BRITISH charities and Members of Parliament have expressed alarm that undocumented migrants have begun dying from neglect because they are too afraid to seek help from the National Health Service (NHS) and their local authorities.
With 120,067 cases and 16,060 fatalities, the UK has the fifth highest number of deaths worldwide, with her ethnic minorities being the hardest hit. About a third of all British fatalities are from her ethnic minorities which has been put down to the fact that a lot of them work for the NHS and in public services such as transport. where they are exposed to affected people.
However, there are now fears that a lot of undocumented migrants who may not have the legal right to live in the UK may be dying quietly because they cannot come forward. This has led to several charities and MPs to urge the British Home Office to suspend al NHS immigration checks for now.
Under UK law, doctors and NHS staff mist check the legal status of anyone who comes forward for treatment to ascertain that they are legally entitled to treatment. In one case, a Filipino man died from suspected coronavirus last week after not accessing healthcare for fears of being reported to the Home Office, according to campaigners.
As a result, 60 cross-party MPs have written to the health secretary Matt Hancock, calling for the immediate suspension of charging for migrants and all associated data-sharing and immigration checks, which they say are undermining the government’s efforts to respond to the pandemic. This Filipino man, known only as Elvis, is said to have died in his home on 8 April after suffering from a fever and a cough for two weeks.
His wife, also an undocumented Filipino national, is currently suffering with similar symptoms but is also too afraid to access healthcare. Before he fell ill, Elvis, who had been in the UK for about 10 years, was working as a cleaner and sending money back to his family in the Philippines.
His wife, a domestic worker, was reportedly in their home with her husband’s body for 24 hours before an undertaker arrived to take the corpse away. She did not want to speak with the media when they arrived for fear of revealing herself.
Susan Cueva, of the Kanlangun Filipino Consortium, a charity that is now supporting Elvis’s wife with food deliveries, said that although he was seriously ill, he was too afraid to go to the hospital for fear that he would be charged for his treatment, which he could not afford, and that he would be reported to immigration authorities. Ms Cueva added that the man’s wife was devastated by his death and terrified about how she will sustain herself without him.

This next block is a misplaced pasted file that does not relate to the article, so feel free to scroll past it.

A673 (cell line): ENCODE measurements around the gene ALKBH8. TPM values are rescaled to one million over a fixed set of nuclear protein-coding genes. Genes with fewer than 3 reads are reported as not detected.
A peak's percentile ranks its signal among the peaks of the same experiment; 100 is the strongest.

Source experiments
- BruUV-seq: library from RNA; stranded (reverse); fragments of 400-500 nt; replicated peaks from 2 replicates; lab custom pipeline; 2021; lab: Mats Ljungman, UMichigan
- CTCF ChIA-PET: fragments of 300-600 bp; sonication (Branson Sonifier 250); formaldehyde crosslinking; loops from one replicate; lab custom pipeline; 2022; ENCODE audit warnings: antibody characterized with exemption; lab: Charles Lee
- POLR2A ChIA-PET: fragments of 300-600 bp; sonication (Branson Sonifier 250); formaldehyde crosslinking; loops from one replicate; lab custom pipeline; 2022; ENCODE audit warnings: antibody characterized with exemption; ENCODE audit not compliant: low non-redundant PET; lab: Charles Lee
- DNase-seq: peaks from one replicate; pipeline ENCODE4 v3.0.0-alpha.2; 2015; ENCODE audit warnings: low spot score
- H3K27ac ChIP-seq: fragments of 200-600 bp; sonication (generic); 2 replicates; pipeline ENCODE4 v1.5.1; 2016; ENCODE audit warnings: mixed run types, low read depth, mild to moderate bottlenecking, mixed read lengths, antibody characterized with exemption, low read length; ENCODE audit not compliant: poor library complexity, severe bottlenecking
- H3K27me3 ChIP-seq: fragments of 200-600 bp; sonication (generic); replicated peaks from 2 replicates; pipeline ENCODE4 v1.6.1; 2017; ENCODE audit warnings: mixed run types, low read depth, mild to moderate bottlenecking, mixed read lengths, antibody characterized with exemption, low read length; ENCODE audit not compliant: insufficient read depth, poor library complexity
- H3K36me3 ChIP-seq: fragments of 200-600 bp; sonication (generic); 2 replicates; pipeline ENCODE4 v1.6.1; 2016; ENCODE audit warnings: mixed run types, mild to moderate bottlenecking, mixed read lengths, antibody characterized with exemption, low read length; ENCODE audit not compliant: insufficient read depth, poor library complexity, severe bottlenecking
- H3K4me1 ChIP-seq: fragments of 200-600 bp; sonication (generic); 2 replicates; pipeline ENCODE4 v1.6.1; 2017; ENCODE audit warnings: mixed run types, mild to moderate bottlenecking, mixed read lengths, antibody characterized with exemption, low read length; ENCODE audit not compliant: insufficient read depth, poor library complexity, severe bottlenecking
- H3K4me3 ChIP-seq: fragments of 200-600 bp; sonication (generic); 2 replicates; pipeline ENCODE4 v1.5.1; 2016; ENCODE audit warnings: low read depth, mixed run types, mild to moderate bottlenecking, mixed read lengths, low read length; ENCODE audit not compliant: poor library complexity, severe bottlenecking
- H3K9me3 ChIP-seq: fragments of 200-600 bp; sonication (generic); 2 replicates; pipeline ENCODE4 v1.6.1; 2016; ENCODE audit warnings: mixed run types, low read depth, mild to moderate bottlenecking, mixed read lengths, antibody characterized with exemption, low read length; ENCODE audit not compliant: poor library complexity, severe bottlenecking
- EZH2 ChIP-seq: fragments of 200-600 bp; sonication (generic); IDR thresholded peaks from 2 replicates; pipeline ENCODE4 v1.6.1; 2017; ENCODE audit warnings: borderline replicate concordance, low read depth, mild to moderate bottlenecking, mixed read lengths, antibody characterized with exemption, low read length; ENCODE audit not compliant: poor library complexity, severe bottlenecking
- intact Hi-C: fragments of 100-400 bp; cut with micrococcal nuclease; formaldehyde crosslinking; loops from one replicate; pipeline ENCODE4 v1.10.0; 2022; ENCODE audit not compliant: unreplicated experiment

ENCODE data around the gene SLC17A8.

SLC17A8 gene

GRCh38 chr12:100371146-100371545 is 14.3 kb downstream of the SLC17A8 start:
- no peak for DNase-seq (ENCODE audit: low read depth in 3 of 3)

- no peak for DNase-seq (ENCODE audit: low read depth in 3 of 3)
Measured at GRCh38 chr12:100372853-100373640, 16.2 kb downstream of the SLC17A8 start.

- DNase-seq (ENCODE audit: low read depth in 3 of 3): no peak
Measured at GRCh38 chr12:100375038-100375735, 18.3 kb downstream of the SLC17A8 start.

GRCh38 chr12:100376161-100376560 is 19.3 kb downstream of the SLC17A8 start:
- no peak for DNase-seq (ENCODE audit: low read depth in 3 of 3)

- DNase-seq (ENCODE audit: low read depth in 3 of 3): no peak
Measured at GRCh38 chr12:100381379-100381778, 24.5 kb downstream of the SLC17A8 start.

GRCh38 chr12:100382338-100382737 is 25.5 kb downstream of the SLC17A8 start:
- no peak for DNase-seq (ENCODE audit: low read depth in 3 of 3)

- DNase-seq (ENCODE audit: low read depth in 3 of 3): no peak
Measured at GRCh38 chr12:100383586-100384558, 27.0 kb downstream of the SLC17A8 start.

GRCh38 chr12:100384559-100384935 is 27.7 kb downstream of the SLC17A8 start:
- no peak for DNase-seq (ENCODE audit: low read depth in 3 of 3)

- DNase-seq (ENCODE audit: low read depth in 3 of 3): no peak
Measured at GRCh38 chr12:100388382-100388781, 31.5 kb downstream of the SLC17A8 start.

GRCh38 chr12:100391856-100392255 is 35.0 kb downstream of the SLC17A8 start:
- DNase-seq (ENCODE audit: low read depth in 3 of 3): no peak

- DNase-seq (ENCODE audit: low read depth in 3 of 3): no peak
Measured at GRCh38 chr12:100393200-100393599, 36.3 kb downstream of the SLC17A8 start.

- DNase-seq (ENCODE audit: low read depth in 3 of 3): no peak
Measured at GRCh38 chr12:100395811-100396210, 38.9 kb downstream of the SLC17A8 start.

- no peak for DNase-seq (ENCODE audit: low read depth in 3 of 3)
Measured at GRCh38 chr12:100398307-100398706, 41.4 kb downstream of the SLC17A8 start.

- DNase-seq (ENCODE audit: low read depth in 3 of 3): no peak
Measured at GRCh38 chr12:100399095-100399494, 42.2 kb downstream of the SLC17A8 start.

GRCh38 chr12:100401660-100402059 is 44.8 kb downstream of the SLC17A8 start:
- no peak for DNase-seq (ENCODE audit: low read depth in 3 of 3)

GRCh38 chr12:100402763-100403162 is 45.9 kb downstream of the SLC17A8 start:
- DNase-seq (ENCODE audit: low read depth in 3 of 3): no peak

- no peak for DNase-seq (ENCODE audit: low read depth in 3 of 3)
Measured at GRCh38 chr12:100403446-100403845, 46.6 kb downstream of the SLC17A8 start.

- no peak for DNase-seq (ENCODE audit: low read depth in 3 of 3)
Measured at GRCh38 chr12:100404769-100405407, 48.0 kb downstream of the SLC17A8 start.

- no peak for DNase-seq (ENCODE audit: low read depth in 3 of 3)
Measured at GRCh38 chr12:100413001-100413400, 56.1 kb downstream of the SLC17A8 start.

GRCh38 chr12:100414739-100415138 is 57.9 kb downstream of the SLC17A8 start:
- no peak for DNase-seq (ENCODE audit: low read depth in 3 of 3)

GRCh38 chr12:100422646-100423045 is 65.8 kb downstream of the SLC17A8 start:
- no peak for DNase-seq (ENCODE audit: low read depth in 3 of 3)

She said: “Having lived with her partner for 10 years, she really doesn’t know what to do with her life here, especially as she’s undocumented. She is so terrified and really traumatised.
“They lived normally in this country. They couldn’t declare their work or access public services but they managed to live very self-sufficiently. People employed them and they were able to support their family back in the Philippines and rent a place and be part of the community.”
Britain’s NHS charging policy, introduced in 2018 as part of the hostile environment, charges non-EU patients 50% more than it costs the NHS to treat them and requires hospital staff to demand proof of entitlement to free healthcare. In response to the coronavirus outbreak, ministers introduced regulations on 29 January that meant no charge could be made to an overseas visitor for diagnosis or treatment of the virus, saying it was very important, for public health protection, that overseas visitors are not deterred from seeking treatment for Covid-19.
However, the MPs warned that while this was a welcome step it did not go far enough. The letter, coordinated by Labour MPs Apsana Begum, Bell Ribeiro-Addy and Zarah Sultana, points out that other countries, including Ireland, Portugal and South Korea, have already taken steps to improve access for their migrant communities, in recognition of its importance in combating the spread of Covid-19.
Their letter reads: “It does not undo years of hostile environment policies, in which migrants have been told that they will be charged for healthcare or faced with immigration enforcement when accessing public services. In the present moment, this undermines the government’s efforts to respond to the pandemic.”